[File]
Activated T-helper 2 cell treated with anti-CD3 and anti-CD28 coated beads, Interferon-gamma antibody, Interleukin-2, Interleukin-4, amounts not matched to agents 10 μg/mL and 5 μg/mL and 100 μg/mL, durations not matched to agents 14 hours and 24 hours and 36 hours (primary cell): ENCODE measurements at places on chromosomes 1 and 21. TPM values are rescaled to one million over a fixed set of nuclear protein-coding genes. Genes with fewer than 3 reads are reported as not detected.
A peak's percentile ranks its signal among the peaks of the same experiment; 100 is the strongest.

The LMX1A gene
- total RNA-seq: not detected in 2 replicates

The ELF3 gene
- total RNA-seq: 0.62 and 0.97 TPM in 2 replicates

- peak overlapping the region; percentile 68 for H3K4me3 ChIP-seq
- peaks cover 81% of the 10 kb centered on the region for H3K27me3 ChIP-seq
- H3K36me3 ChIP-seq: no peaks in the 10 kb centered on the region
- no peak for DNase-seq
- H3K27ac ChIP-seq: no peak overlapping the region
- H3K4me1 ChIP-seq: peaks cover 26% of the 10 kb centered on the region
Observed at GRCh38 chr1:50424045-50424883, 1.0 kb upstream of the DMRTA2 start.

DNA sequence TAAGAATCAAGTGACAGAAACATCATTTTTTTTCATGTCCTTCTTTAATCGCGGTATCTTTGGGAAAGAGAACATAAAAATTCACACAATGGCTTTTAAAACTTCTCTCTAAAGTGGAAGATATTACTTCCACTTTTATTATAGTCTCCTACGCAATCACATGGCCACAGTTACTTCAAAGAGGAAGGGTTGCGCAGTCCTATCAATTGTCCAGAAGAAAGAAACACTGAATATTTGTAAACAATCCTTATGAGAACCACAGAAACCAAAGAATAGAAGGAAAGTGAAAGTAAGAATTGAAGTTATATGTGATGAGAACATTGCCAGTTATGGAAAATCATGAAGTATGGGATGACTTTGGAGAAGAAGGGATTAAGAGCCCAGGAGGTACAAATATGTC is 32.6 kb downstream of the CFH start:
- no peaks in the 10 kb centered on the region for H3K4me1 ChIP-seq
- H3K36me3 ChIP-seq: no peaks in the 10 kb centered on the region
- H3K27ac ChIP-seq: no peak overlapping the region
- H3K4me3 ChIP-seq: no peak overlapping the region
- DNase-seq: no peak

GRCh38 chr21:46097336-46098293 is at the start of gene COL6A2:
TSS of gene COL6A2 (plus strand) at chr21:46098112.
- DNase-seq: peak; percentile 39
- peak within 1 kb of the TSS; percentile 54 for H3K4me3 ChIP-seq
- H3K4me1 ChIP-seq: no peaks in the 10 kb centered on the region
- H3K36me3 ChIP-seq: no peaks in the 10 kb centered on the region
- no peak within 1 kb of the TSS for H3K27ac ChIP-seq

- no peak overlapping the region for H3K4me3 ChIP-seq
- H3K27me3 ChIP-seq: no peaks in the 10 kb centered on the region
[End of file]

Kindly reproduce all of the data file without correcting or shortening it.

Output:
Activated T-helper 2 cell treated with anti-CD3 and anti-CD28 coated beads, Interferon-gamma antibody, Interleukin-2, Interleukin-4, amounts not matched to agents 10 μg/mL and 5 μg/mL and 100 μg/mL, durations not matched to agents 14 hours and 24 hours and 36 hours (primary cell): ENCODE measurements at places on chromosomes 1 and 21. TPM values are rescaled to one million over a fixed set of nuclear protein-coding genes. Genes with fewer than 3 reads are reported as not detected.
A peak's percentile ranks its signal among the peaks of the same experiment; 100 is the strongest.

The LMX1A gene
- total RNA-seq: not detected in 2 replicates

The ELF3 gene
- total RNA-seq: 0.62 and 0.97 TPM in 2 replicates

- peak overlapping the region; percentile 68 for H3K4me3 ChIP-seq
- peaks cover 81% of the 10 kb centered on the region for H3K27me3 ChIP-seq
- H3K36me3 ChIP-seq: no peaks in the 10 kb centered on the region
- no peak for DNase-seq
- H3K27ac ChIP-seq: no peak overlapping the region
- H3K4me1 ChIP-seq: peaks cover 26% of the 10 kb centered on the region
Observed at GRCh38 chr1:50424045-50424883, 1.0 kb upstream of the DMRTA2 start.

DNA sequence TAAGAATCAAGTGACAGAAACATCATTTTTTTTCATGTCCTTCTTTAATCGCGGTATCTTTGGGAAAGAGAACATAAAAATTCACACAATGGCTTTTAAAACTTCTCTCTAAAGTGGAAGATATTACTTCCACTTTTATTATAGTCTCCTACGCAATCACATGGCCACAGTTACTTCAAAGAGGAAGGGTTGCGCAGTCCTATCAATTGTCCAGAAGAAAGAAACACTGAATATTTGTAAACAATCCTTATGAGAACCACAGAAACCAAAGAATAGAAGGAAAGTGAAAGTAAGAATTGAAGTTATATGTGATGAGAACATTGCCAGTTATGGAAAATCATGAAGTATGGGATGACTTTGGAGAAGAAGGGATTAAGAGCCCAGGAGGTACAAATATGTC is 32.6 kb downstream of the CFH start:
- no peaks in the 10 kb centered on the region for H3K4me1 ChIP-seq
- H3K36me3 ChIP-seq: no peaks in the 10 kb centered on the region
- H3K27ac ChIP-seq: no peak overlapping the region
- H3K4me3 ChIP-seq: no peak overlapping the region
- DNase-seq: no peak

GRCh38 chr21:46097336-46098293 is at the start of gene COL6A2:
TSS of gene COL6A2 (plus strand) at chr21:46098112.
- DNase-seq: peak; percentile 39
- peak within 1 kb of the TSS; percentile 54 for H3K4me3 ChIP-seq
- H3K4me1 ChIP-seq: no peaks in the 10 kb centered on the region
- H3K36me3 ChIP-seq: no peaks in the 10 kb centered on the region
- no peak within 1 kb of the TSS for H3K27ac ChIP-seq

- no peak overlapping the region for H3K4me3 ChIP-seq
- H3K27me3 ChIP-seq: no peaks in the 10 kb centered on the region